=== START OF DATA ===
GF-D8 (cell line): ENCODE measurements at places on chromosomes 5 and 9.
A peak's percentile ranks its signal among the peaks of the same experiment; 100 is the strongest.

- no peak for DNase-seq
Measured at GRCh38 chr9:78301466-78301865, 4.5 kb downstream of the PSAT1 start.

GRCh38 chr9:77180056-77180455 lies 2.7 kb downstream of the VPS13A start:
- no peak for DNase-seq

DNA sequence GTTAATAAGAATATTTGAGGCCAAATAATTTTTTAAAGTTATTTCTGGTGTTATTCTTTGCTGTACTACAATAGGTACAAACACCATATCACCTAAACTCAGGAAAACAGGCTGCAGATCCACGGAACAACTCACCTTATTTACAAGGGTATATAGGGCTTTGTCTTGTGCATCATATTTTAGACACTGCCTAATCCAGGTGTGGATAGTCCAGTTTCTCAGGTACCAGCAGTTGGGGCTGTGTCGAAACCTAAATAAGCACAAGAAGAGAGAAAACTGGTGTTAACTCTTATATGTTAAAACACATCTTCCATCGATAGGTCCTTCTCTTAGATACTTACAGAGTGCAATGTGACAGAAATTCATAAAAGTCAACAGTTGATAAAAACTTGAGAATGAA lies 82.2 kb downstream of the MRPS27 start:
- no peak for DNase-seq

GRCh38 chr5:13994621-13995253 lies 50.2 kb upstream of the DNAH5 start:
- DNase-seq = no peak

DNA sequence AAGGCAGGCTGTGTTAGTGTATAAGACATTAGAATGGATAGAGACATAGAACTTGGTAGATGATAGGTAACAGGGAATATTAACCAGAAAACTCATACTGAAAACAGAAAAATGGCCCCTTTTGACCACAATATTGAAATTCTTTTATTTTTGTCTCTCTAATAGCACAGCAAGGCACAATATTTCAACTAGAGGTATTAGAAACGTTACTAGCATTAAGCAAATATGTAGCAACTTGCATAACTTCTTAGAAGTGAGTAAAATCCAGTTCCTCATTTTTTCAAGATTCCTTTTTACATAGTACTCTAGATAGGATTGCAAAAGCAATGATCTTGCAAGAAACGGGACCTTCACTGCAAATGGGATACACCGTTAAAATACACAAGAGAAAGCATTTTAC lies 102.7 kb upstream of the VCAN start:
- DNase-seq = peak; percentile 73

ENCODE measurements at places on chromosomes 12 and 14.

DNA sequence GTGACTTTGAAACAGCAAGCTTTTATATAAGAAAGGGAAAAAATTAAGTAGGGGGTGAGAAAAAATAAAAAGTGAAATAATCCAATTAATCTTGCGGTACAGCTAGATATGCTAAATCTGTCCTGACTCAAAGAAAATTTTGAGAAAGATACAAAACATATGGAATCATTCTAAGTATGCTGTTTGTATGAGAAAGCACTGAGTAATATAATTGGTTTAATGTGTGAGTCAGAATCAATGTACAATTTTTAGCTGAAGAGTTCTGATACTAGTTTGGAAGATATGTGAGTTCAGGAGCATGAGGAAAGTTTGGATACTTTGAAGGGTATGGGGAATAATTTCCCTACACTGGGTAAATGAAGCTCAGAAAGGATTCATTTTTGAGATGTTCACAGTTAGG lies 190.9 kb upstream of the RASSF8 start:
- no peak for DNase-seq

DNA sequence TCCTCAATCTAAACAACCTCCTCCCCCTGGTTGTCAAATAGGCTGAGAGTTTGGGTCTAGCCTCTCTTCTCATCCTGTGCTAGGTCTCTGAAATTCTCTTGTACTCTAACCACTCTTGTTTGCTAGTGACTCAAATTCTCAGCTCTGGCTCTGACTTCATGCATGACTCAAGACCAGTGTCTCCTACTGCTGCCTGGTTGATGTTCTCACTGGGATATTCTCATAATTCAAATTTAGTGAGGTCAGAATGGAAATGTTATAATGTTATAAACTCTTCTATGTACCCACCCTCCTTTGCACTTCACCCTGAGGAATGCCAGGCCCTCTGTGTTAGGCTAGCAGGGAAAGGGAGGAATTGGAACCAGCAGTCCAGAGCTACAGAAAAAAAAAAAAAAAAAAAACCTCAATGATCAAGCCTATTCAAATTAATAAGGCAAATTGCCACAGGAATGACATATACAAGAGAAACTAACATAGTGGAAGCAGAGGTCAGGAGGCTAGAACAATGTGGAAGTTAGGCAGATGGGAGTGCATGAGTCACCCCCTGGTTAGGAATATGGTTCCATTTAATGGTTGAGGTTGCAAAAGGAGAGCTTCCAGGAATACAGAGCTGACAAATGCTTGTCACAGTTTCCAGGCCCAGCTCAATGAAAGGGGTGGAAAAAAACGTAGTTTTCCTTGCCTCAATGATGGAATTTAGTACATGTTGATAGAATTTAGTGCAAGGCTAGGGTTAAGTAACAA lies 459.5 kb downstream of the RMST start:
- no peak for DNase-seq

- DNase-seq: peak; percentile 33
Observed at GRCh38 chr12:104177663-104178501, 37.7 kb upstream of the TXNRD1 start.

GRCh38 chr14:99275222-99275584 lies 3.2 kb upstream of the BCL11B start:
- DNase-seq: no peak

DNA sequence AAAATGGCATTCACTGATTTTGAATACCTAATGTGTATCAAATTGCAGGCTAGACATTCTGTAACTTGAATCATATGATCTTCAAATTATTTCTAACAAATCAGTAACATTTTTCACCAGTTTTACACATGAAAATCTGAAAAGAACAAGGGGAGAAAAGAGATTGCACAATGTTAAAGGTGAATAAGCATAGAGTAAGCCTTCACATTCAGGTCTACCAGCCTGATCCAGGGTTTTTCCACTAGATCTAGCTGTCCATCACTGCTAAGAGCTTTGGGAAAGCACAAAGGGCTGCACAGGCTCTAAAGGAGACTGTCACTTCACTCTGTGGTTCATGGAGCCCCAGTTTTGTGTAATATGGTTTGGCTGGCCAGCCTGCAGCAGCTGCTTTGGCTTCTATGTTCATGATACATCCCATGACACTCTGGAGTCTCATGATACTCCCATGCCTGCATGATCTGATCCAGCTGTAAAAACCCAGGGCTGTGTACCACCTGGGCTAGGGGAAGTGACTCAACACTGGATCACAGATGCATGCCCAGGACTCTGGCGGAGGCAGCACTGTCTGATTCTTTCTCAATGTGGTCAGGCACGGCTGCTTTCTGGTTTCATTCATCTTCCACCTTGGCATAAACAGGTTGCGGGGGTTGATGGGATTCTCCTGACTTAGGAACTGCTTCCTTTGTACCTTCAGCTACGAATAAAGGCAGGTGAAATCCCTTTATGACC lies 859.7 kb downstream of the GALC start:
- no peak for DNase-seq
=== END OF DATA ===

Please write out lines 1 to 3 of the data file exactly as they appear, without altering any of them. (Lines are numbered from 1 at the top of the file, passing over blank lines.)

GF-D8 (cell line): ENCODE measurements at places on chromosomes 5 and 9.
A peak's percentile ranks its signal among the peaks of the same experiment; 100 is the strongest.

- no peak for DNase-seq